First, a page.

The broker I worked for hired a Millennial [from the family] and pretty much granted her free reign to run the company how she saw fit, regardless of her complete lack of experience in the industry (brand spankin’ new rookie agent folks… was going through real estate class while running the company. Awesome, right?). Sure, she grew up in a real estate family, but by no means does that qualify her for the work. She’s a nice person and easy to get along with and most importantly her intentions were good, but I saw fewer and fewer leads coming in despite her steady optimism that they’re coming, granted this was a trending problem before her arrival, but she in no way was making any progress in reversing the problem since her tenure began. She in fact was making it much worse, all unbeknownst to the other agents, largely in part because statistics were kept behind closed doors, but also because, once again, the statistics of success can be measured in ways you choose to see when wearing blinders. I heard many agents complaining of not being fed any leads, and fingers would be pointed about working the floor, not working the floor, leadership corruption, online leads only going to favorites, etc. Of course none of this was true. The fact of the matter is the broker simply didn’t have leads to hand out.
I am not a real estate agent and have no plans to be one. My wife, however, is. The website redesign catered to Millennials was her last straw with the broker we both worked for. My wife went to another broker without hesitation, after firmly believing her hard work, perseverance and patience with this broker was going to eventually pay off. Don’t get me wrong, we both still love this broker, and despite the strides made in technology, something was broken from the inside out. Being married to a web developer (me) and understanding the power of marketing that website to attract and represent clientele rings home with my wife. The new website was just flat out poorly done in addition to being catered to the wrong audience. The new broker site now eliminated all the other demographics… you know, the ones with money to actually purchase a home. Money motivates my wife and eliminating potential clientele isn’t anywhere on her agenda.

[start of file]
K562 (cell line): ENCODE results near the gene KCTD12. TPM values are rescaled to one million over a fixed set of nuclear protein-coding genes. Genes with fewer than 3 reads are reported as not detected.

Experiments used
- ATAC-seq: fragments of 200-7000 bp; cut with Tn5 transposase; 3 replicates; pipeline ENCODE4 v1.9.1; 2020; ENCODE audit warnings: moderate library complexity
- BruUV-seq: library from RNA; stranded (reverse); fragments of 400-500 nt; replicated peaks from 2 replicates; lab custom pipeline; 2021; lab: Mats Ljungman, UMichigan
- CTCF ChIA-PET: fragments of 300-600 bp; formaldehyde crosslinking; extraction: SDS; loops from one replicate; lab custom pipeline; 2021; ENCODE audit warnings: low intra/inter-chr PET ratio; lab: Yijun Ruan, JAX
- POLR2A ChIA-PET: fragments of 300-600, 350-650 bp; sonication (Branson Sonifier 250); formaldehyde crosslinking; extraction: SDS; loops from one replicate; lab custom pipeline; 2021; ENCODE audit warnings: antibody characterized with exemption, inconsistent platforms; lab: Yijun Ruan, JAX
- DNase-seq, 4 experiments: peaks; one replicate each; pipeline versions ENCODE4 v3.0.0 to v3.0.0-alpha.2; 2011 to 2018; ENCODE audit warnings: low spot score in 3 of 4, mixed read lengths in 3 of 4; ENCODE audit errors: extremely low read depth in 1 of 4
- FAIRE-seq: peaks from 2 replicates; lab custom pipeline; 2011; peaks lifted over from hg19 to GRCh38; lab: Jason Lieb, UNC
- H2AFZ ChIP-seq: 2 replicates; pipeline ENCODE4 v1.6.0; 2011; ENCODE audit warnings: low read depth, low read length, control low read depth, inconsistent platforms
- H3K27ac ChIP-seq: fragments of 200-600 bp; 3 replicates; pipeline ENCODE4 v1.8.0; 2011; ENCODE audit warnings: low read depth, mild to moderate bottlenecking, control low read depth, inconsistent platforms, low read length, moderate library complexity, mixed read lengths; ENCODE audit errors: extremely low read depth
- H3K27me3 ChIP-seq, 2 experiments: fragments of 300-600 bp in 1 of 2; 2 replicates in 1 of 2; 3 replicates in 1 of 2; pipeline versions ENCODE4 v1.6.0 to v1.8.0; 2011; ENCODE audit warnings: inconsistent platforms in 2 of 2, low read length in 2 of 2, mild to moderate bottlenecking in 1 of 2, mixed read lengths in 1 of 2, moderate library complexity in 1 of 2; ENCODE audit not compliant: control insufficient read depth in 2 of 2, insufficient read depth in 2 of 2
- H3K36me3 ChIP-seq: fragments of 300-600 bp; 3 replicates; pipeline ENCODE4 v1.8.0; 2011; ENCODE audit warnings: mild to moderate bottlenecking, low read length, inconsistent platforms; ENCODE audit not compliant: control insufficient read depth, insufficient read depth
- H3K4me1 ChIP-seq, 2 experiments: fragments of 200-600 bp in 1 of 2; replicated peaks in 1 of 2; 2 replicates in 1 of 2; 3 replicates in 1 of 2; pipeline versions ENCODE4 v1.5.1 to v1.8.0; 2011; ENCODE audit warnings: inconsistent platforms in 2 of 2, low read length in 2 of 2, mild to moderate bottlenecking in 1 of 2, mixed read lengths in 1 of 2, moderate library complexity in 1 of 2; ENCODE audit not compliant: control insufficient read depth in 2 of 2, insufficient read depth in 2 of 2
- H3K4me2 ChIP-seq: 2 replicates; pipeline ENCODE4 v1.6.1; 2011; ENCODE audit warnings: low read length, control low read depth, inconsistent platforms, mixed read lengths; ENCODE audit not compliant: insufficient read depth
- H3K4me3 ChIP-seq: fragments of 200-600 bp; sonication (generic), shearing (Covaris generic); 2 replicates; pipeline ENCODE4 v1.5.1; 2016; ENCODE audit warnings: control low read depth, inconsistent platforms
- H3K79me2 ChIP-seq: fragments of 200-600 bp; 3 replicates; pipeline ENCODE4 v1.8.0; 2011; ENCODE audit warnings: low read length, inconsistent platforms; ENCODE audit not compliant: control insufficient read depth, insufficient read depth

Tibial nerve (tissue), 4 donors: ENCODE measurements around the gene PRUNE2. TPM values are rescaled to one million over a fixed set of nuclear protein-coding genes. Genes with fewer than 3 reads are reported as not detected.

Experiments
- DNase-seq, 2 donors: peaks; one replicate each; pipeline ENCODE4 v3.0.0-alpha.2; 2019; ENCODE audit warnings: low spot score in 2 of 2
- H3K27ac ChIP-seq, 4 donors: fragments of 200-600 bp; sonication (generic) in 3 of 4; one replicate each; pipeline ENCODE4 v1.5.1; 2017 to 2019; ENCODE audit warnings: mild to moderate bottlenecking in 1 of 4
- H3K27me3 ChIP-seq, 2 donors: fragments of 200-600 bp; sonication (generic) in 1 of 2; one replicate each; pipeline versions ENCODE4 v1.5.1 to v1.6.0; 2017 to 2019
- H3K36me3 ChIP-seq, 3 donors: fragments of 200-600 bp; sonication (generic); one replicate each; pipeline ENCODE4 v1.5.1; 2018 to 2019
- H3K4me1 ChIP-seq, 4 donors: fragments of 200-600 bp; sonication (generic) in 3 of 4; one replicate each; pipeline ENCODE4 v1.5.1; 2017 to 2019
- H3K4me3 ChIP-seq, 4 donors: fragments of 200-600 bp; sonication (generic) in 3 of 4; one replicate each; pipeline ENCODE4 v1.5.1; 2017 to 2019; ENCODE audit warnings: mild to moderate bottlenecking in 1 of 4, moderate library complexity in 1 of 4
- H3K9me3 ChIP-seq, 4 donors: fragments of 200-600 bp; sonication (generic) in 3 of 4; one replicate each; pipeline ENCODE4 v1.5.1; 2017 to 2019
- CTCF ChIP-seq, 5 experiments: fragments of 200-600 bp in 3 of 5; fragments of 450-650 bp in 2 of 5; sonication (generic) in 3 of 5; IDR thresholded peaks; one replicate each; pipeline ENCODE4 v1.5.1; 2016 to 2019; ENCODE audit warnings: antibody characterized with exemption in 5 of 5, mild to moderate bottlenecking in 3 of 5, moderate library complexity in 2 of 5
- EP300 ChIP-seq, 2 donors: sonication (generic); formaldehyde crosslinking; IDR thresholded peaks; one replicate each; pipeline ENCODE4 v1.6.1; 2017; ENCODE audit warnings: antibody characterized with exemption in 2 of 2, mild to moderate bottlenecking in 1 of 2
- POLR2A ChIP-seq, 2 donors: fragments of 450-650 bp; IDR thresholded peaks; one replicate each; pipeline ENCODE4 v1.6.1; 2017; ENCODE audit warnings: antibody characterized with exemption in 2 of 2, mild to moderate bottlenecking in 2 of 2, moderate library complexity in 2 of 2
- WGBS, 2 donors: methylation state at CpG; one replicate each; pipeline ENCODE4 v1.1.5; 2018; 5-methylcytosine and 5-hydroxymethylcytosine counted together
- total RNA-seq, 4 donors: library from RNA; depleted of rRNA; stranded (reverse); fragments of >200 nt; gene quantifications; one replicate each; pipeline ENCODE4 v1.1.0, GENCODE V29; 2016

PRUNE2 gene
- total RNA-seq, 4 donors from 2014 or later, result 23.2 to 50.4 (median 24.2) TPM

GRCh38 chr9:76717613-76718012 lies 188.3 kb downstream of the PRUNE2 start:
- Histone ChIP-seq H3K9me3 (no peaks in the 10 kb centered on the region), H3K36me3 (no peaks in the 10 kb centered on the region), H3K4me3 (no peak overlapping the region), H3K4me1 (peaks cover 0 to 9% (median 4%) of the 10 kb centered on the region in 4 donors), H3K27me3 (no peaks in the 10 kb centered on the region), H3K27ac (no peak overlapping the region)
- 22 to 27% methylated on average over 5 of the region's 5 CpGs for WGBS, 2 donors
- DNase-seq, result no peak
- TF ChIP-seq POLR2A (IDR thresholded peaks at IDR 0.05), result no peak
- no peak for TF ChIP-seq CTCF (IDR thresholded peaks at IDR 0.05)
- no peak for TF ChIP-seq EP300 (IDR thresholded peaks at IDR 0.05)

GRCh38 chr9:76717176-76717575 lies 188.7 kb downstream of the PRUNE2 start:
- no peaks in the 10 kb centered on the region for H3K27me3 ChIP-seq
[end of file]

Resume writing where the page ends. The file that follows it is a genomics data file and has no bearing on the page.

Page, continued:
So who exactly are these other demographics? Retirees are scaling down into smaller homes at an exponential rate. My generation, generation X, have all started families and have blossoming careers… we’re settling down and finally starting to feel safe enough to buy a home after the market crash either ruined our credit or we spent years protecting it and establishing our lives. Many of us are starting second lives after having recovered from that mess. If your marketing to an individual born after 1985 [in real estate], you’re marketing to the wrong group of people. Period.
The Millennials will have their time in probably about ten years, but that time certainly isn’t now. Most importantly, if Millennials want help buying a home, they sure as hell don’t want a real estate agent; they’ll use the internet and advice from their parents and friends before seeking out an agent even becomes an afterthought. Flat out, Millennials don’t want you; agents are the enemy! They’ll research and do the work themselves before they even think of contributing a percentage for your services… a problem they’ll work through as they grow older and eventually find value in your tenure, advice and having to avoid the endless [digital] paperwork and bantering back and forth.
Want me to back all this up with skewed statistics plastered/linked all over the internet? Nope. Don’t have the time to look it up and don’t care to. Since switching to another broker, my wife’s business has been steadily getting better and she always has leads. Real estate agents — go talk to one another. Go ask your buddy if his last client was a Millennial… 999 times out of a 1000 (you catch that? Bad. I know.), and if I were a betting man that client was probably not a Millennial.